USS Ohio began the conversion in November 2002 and rejoined the fleet in January 2006 as SSGN-726, following her sea trials. The other converted boats of the class included USS Michigan (SSGN-727), USS Florida (SSGN-728), and USS Georgia (SSGN-729).

Ohio-Class

Brandon J. Weichert wrote for The National Interest, "(The Ohio-class SSGN) submarine is an undersea juggernaut, brimming with a vast and lethal arsenal and one of the world’s most sophisticated undersea communications suites, the Ohio-class will be one of the most important weapons systems the US Navy can deploy against the Chinese military in war."

Retirement Looming for Ohio-Class

Given that the four boats have been in service for four decades or longer, they're reaching the end of their respective service lives. Though it has been long anticipated, it is now just two years away, with SSGN-726 and SSGN-728 joining 17 other ships planned for retirement in 2026; while SSGN-727 and SSGN-728 will be retired two years later.

The concern for military planners is that the four SSGNs currently make up nearly half of the vertical launch payload capacity of the U.S. Navy's Submarine Force – and the sea service will face an immediate decline in payload capacity once the first two boats are retired. The Block V Virginia -class submarines – which will be equipped with the 84-foot-long " Virginia Payload Module" (VPM) that holds four large diameter vertical launch tubes – were meant to take over the role of the four Ohio-class boats.

The vertical launch tubes of the VPM were meant to fill the role of the "Multiple All-Up-Round Canister" tubes on the Ohio SSGNs with each able to hold seven Tomahawk missiles, for a total of 28 additional missiles on each boat. The issue is that the U.S. Navy needs 22 of the VPM-equipped subs to regain the lost payload capacity of the four boats.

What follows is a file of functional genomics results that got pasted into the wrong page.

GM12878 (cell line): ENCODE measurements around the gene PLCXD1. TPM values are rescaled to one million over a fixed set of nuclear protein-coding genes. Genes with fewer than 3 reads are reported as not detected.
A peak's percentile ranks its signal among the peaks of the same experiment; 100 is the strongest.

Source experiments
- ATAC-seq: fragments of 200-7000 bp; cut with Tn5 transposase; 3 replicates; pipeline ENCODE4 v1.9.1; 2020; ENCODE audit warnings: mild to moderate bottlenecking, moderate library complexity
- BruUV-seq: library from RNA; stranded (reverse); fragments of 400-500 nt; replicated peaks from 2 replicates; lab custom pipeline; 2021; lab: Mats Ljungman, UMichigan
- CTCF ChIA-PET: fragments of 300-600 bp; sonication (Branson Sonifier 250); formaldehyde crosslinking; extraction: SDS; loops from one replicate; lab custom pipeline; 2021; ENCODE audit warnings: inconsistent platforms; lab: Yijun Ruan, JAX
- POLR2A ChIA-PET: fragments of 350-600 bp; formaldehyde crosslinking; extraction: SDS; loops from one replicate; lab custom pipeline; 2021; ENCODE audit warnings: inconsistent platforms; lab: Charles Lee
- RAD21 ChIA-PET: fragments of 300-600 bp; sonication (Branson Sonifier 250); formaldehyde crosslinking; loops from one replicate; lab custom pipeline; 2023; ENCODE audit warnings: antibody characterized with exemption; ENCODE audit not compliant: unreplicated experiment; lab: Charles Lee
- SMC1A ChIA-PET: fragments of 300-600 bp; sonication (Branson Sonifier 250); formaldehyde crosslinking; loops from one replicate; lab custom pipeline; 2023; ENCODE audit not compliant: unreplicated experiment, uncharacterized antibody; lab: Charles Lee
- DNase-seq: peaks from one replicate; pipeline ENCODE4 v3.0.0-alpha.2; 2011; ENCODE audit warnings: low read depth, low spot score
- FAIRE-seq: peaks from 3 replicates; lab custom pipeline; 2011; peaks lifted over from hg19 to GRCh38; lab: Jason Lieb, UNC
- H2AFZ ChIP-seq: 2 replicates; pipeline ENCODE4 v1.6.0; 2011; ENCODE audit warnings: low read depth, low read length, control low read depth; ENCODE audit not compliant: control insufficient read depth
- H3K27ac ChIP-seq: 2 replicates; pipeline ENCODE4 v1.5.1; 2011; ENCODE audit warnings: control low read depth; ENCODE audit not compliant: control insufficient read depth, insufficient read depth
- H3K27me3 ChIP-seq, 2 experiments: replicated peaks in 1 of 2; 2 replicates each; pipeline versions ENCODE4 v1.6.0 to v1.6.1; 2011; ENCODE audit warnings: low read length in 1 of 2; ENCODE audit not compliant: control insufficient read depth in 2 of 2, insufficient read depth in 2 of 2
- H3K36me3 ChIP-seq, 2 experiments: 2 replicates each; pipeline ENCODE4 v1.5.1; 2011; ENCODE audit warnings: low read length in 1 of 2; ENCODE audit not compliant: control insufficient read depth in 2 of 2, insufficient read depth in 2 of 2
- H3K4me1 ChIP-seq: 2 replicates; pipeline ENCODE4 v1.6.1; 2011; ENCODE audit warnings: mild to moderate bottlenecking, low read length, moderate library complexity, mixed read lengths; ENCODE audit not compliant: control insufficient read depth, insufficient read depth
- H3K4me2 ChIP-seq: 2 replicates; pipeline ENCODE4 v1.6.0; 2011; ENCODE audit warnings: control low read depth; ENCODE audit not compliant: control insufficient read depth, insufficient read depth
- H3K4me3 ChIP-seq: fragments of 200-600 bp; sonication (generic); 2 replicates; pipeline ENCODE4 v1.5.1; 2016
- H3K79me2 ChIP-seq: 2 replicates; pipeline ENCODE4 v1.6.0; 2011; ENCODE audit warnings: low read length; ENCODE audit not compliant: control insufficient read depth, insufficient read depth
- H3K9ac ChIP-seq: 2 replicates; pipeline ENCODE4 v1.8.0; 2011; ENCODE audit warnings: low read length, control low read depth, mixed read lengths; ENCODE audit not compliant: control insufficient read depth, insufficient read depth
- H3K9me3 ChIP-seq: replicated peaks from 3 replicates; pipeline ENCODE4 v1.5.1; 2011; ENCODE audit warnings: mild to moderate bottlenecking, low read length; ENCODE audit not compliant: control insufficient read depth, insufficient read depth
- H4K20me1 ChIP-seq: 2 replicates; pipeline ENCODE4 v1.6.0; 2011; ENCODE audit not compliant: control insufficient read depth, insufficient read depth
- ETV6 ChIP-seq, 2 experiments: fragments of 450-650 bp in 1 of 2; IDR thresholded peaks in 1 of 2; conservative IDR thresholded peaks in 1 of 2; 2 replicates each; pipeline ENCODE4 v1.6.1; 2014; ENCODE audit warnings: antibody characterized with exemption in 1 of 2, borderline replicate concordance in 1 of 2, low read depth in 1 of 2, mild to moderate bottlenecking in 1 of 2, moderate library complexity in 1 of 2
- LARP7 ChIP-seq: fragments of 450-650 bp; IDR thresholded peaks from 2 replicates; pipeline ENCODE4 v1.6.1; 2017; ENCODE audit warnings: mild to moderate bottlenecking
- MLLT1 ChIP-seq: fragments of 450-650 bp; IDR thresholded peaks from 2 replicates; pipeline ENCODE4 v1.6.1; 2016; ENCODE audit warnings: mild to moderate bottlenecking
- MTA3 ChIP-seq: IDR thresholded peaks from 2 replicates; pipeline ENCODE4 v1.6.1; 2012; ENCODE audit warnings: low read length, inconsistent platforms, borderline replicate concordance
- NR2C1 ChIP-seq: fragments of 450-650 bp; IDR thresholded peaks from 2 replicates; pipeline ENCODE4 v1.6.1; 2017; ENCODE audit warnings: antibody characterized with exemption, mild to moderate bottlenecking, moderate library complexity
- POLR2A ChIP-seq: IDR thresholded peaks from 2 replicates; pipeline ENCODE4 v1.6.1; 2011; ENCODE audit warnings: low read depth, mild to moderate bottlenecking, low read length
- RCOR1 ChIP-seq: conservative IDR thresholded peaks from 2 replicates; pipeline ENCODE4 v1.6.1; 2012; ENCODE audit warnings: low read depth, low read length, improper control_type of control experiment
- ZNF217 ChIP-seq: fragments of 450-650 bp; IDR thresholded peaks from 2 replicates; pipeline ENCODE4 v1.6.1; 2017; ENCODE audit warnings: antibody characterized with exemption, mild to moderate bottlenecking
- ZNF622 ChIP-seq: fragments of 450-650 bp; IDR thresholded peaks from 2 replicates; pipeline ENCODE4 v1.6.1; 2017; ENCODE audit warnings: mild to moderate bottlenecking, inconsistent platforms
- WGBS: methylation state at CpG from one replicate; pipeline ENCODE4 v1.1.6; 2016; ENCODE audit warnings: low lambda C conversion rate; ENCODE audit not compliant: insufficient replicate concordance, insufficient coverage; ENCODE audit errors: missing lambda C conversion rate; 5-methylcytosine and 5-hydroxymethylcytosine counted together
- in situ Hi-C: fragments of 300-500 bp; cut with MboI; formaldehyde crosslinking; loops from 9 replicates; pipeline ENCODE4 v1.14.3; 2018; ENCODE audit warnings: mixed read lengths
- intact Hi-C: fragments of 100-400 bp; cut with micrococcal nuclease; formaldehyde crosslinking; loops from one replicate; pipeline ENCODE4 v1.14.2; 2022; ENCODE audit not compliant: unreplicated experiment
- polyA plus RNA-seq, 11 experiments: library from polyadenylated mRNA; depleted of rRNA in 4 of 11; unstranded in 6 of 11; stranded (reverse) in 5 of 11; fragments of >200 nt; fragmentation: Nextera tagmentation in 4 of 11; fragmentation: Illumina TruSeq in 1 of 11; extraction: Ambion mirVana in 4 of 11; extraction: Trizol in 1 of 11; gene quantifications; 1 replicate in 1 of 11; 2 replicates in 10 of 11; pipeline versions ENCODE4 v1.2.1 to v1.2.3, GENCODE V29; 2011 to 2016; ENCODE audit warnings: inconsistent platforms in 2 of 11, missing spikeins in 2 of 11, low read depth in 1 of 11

Ohio-Class

Delays caused by the pandemic and a struggling submarine industrial base to keep pace have only resulted in delays. At the same time, the future Columbia -class ballistic missile submarines that will replace the aging Ohio-class are also running behind schedule. The Columbia-class remains a number one priority as it is a key component of the nuclear triad, and that will result in a lost payload capacity for the U.S. Navy's Submarine Force in the short term.

Author Experience and Expertise: Peter Suciu

Peter Suciu is a Michigan-based writer. He has contributed to more than four dozen magazines, newspapers, and websites with over 3,200 published pieces over a twenty-year career in journalism. He regularly writes about military hardware, firearms history, cybersecurity, politics, and international affairs. Peter is also a Contributing Writer for Forbes and Clearance Jobs. You can follow him on Twitter: @PeterSuciu.